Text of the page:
A lot can happen in a White Belt Minute… some good, some bad, but all 100% worth every moment of struggle.
Things can go from bad to worse. You escape the choke just to be viciously arm-barred. Don't even get me started on that camouflaged kimura grip. You think you are passing guard, but you don't close your elbows tight enough, and then suddenly your shoulder is going the other direction, and your body is not in your control any longer.
You think you are finally getting somewhere, then quickly lose it all, in a White Belt Minute.
You realize it's one thing to learn a move and a completely different thing to actually do it when you need to. Grips grab ungraciously, shutting down every idea you ever had. If you can even remember one. Desperate times call for desperate measures, and no one is more desperate than you. While you choke on your own Gi, you choke on the new understanding that you are totally ineffective in all of your frenzied fury.
There are countless close calls in a White Belt Minute. Can you even survive the whole 60 seconds? Maybe not, at first. You will question yourself 1000 times or more, think of every excuse, then throw yourself into the moment and give it everything you've got. Seconds tick by, but it feels like ages.
An eternity goes by in a White Belt Minute. You live, you die, and you are reborn again. Baptized in bruises and sweat, it's both terrifying and amazing as you realize the limitless ways in which you can and WILL be submitted. Treacherously inventive. You battle through the thoughts that yell at you to QUIT! YOU CAN'T DO THIS! GIVE UP NOW! You quiet the urge to panic or puke under pressure.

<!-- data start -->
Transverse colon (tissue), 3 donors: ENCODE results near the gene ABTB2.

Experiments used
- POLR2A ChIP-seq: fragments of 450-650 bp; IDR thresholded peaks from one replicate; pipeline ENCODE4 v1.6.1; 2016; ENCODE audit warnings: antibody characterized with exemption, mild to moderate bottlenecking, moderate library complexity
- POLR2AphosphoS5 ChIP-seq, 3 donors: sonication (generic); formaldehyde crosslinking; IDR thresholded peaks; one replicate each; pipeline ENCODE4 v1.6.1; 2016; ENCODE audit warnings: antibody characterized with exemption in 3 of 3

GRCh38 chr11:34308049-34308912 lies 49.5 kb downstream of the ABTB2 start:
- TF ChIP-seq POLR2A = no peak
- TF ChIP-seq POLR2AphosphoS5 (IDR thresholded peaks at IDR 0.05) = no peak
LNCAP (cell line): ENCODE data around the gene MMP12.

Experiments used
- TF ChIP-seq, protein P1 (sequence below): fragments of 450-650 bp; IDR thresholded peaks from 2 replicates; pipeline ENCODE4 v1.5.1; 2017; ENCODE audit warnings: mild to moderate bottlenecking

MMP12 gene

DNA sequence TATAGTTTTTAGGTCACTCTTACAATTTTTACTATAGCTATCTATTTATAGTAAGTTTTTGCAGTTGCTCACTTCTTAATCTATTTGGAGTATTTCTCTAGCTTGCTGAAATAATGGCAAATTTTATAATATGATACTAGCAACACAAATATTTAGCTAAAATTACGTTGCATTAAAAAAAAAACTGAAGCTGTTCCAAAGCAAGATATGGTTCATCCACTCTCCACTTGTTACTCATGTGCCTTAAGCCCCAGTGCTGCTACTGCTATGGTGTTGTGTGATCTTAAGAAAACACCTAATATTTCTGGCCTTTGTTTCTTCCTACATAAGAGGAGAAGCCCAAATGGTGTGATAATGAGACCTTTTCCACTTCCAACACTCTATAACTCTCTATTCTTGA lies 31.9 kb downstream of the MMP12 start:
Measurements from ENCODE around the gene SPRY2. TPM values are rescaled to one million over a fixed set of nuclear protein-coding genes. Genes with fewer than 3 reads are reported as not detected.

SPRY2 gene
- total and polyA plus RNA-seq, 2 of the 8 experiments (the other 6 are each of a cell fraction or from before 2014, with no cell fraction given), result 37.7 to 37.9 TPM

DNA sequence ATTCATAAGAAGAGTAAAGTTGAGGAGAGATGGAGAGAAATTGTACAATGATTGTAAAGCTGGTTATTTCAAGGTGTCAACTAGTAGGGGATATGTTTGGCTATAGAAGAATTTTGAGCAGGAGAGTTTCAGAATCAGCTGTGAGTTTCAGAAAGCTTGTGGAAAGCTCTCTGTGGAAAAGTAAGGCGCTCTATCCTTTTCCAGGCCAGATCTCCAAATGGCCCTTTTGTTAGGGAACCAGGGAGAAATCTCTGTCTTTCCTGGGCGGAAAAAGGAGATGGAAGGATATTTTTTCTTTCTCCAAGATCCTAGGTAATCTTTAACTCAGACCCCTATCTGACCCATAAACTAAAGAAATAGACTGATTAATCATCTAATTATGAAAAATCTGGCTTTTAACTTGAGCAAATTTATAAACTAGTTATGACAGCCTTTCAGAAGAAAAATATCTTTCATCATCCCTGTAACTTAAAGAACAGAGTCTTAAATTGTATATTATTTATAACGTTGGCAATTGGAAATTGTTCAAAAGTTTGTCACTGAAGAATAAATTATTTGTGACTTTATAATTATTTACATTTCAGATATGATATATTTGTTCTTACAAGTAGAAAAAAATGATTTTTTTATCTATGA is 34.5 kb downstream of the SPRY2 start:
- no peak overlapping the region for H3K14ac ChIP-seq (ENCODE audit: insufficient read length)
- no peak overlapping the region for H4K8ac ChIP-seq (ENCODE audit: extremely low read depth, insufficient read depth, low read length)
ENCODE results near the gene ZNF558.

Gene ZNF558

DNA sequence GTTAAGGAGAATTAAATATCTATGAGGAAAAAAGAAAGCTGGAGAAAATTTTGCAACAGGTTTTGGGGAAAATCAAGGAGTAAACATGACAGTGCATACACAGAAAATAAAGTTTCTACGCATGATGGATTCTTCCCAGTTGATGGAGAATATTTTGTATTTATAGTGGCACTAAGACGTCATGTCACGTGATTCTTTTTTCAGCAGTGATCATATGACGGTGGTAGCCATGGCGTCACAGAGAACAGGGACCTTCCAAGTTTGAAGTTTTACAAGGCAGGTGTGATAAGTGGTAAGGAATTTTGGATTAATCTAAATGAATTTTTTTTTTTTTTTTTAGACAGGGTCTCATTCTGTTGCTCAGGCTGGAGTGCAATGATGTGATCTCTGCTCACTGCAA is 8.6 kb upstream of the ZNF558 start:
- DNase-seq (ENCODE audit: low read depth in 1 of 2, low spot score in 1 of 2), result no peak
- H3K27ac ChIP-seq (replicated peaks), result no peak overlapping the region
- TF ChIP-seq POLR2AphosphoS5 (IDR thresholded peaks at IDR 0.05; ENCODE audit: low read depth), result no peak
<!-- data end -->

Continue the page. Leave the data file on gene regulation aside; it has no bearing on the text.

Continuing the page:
You challenge yourself and survive through adversity in a White Belt Minute. You lose control, you realize your weakness, and you question yourself. But because of that, you learn self-control, become mentally stronger, and find the answers you need so that your elbows are tight next time, and they can't get that kimura on you.
A White Belt Minute can seem like forever when you are trapped in time and pinned under pressure. But add up enough of those moments, and you create the beginning of the story of your Jiu-Jitsu journey.
Looking back on a White Belt Minute, I remember the perseverance it took to survive it, the determination to drill and to practice until I got better, and the absolute triumph I felt when just one thing went right. I will never forget the feeling I felt when I passed guard for the first time successfully, discovered my love for the guillotine and other vicious chokes, and when I realized how much my mentality and physicality began changing for the better.
It all started with a White Belt Minute.
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